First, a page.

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After Midnight (1937)

by Irmgard Keun

Other authors: See the other authors section.

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215899,045 (3.99)13
"Sanna and her ravishing friend Gerti would rather speak of love than politics, but in 1930s Frankfurt, politics cannot be escaped--even in the lady's bathroom. Crossing town one evening to meet up with Gerti's Jewish lover, a blockade cuts off the girls' path--it is the Furher in a motorcade procession, and the crowd goes mad striving to catch a glimpse of Hitler's raised "empty hand." Then the parade is over, and in the long hours after midnight Sanna and Gerti will face betrayal, death, and the heartbreaking reality of being young in an era devoid of innocence or romance. In 1937, German author Irmgard Keun had only recently fled Nazi Germany with her lover Joseph Roth when she wrote this slim, exquisite, and devastating book. It captures the unbearable tension, contradictions, and hysteria of pre-war Germany like no other novel. Yet even as it exposes human folly, the book exudes a hopeful humanism. It is full of humor and light, even as it describes the first moments of a nightmare. After Midnight is a masterpiece that deserves to be read and remembered anew"--… (more)
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» See also 13 mentions

Showing 1-5 of 8 (next | show all)
Another meh book. ( )
  Jinjer | Jul 19, 2021 |
I read this during Dewey's Reverse Readathon, which I decided to turn into a Women in Translation Month readathon, and I just couldn't resist making this the first book I started after midnight. This had been on my TBR shelves for a very long time, but for even longer than that I've been resisting books set in Europe "between the wars." I've only recently started relaxing that resistance, so it was finally time to read this.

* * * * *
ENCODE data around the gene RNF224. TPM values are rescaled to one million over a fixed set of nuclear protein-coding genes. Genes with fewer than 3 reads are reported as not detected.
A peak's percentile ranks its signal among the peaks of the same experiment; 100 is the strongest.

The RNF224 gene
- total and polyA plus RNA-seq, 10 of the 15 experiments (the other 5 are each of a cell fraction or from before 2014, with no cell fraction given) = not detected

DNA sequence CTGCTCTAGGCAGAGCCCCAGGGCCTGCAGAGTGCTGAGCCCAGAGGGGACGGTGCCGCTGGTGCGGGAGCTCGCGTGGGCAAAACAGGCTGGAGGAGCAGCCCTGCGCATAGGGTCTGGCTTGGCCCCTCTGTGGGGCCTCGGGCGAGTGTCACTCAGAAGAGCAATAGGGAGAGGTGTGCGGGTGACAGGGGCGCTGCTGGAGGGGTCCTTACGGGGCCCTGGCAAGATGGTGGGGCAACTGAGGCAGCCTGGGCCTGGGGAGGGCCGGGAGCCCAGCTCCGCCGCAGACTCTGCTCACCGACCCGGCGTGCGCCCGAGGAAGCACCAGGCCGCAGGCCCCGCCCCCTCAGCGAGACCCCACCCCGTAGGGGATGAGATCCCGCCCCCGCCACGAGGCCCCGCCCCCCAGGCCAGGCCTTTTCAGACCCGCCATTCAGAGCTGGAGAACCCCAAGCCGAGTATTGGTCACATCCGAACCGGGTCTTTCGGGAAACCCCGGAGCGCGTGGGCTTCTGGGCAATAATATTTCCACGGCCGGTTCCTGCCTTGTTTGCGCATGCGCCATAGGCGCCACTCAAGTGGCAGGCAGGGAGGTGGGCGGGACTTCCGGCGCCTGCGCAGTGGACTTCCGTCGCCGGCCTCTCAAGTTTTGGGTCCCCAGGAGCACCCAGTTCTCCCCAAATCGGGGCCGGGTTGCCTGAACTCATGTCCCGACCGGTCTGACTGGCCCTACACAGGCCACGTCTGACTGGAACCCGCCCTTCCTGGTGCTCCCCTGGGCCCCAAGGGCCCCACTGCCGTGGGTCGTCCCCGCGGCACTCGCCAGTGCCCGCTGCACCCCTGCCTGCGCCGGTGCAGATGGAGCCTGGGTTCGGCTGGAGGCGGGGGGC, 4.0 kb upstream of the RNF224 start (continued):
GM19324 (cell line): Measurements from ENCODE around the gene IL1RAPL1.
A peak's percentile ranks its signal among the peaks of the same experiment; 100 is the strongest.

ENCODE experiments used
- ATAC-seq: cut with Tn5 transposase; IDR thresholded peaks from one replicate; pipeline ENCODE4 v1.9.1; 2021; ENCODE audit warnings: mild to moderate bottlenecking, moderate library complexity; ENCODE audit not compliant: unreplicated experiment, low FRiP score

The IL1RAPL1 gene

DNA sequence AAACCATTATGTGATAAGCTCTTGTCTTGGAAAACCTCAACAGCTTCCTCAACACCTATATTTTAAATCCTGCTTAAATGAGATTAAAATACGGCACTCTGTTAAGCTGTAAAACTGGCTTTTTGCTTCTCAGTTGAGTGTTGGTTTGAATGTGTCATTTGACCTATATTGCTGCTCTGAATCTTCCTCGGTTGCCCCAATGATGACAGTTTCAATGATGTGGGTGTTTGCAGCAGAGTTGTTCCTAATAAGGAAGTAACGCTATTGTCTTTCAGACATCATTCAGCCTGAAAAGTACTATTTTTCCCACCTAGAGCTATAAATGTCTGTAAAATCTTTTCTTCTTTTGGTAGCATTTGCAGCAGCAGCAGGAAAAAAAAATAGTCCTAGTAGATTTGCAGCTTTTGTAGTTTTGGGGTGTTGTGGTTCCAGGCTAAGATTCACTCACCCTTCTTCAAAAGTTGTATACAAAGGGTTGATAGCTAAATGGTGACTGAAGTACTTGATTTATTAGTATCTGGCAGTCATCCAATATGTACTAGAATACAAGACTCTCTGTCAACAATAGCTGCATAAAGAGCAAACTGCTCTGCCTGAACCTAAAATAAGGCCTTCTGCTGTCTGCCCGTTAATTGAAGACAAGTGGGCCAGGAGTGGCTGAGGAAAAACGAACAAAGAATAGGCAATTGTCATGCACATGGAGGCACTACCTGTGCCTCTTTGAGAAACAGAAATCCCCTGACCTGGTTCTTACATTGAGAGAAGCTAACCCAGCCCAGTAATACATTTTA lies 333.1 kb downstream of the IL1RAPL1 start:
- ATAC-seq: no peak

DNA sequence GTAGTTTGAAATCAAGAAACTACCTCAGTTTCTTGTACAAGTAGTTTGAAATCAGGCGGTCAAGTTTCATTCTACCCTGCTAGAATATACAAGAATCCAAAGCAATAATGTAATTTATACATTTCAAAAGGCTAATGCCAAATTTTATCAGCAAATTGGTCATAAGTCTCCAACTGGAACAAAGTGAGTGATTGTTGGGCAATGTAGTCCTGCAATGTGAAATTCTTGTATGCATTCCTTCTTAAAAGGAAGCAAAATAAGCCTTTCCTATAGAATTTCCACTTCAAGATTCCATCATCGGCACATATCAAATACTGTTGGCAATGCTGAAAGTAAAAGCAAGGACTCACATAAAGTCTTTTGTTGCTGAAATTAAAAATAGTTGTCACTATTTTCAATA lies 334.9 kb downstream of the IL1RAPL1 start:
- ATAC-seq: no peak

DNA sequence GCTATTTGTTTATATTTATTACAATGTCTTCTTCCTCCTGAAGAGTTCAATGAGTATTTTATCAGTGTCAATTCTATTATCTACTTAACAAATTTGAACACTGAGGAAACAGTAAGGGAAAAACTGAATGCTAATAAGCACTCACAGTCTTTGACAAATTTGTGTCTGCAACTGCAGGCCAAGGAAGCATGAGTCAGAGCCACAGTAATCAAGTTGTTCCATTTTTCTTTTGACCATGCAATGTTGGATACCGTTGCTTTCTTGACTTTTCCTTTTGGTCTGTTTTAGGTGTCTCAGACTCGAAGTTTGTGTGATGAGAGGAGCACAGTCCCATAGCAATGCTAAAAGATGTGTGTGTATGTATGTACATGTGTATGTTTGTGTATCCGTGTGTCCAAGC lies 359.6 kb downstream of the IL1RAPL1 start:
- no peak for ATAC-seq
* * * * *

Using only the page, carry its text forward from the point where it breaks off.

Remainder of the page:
I was bowled over by this book. I didn't expect how clever it would be. Sanna is young woman preoccupied by the usual things -- love, the love lives of her friends, the injustices she has been dealt -- and she "doesn't understand politics very well." But her supposed naivety becomes an even more effective position from which to skewer the hypocrisies and cruelties of the Nazi party.

I expected to be devastated by this book, but I was actually delighted. Not that the book is light-hearted, by any means, but there is a thread of hope and goodness that remains throughout. Deserves wider acclaim. ( )
  greeniezona | Feb 21, 2020 |
Another meh book. ( )
  Jinjer.Hundley | Mar 24, 2018 |
Nach Mitternacht was Keun's fourth novel, her second to be published in Amsterdam after the Nazis banned her books in Germany, and the first she wrote in exile.

Sanna, the 19-year-old narrator, is an unremarkable, prudent, sane, young woman whose modest, conventional aims in life - to marry her boyfriend and set up in business with him in a small shop - are clearly not going to work out the way she hoped, as the world they live in seems to have gone mad around them. The action of the book takes place in Frankfurt over two days in 1936, with a series of scenes set in various prominent Frankfurt drinking-establishments and at a private party. (Maybe the extreme booziness of this novel has something to do with the collaboration with her lover Joseph Roth?) Hitler himself makes a brief cameo appearance, as his motorcade arrives at the opera house for him to give a speech, and Sanna watches him from a balcony of the pub.